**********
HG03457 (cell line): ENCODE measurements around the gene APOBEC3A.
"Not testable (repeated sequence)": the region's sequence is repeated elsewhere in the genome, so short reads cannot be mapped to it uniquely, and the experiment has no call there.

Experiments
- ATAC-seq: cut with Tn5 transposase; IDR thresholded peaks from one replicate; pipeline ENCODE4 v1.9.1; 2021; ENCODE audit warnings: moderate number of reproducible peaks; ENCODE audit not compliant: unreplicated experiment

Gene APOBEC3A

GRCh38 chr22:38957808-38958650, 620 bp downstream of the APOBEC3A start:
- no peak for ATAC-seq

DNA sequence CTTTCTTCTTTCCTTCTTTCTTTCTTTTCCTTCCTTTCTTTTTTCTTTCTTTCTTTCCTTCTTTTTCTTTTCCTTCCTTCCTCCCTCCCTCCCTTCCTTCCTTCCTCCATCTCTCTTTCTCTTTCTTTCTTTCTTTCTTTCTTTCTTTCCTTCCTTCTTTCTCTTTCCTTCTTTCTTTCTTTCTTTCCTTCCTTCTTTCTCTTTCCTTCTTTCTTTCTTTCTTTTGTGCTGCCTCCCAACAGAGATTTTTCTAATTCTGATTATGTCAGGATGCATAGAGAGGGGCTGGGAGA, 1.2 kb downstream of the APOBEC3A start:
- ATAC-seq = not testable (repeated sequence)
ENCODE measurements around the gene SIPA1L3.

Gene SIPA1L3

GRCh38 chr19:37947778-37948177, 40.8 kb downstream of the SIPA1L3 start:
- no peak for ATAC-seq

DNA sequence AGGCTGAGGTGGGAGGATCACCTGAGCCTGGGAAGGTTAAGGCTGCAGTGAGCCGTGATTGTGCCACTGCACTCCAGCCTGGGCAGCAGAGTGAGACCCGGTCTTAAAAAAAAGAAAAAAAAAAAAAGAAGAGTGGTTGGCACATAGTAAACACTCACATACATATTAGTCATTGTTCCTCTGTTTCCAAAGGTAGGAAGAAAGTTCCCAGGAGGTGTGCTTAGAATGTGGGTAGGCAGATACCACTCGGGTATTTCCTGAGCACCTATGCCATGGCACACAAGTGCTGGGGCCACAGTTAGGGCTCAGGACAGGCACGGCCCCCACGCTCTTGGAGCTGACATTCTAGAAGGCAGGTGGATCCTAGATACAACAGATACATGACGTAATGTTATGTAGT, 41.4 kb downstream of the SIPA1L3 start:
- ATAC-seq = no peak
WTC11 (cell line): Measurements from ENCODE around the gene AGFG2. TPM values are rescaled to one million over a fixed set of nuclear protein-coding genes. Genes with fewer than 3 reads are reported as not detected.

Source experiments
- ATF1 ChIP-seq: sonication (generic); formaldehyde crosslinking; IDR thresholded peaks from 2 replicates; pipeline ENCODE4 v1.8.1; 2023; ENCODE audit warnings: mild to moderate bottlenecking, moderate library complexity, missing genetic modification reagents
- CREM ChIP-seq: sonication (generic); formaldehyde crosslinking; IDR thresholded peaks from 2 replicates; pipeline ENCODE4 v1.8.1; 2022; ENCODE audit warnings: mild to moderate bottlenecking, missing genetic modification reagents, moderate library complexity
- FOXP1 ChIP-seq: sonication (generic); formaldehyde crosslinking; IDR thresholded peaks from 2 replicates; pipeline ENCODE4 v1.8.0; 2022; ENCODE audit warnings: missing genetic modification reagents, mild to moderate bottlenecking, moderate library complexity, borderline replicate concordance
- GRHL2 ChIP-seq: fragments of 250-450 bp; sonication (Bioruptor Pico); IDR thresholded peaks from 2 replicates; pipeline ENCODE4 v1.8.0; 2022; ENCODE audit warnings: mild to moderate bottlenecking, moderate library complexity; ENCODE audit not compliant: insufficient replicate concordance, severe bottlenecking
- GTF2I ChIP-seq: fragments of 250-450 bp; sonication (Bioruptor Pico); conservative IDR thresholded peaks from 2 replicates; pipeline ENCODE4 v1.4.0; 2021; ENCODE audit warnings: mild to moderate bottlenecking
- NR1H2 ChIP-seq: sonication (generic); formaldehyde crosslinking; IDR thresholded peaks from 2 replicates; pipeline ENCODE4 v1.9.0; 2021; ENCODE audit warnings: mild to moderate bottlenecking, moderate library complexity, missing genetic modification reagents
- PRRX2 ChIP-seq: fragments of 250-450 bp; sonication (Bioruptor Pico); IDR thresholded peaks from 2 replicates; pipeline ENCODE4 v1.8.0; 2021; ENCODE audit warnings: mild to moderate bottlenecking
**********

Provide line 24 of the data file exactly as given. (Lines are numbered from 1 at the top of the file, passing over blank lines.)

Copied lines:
- PRRX2 ChIP-seq: fragments of 250-450 bp; sonication (Bioruptor Pico); IDR thresholded peaks from 2 replicates; pipeline ENCODE4 v1.8.0; 2021; ENCODE audit warnings: mild to moderate bottlenecking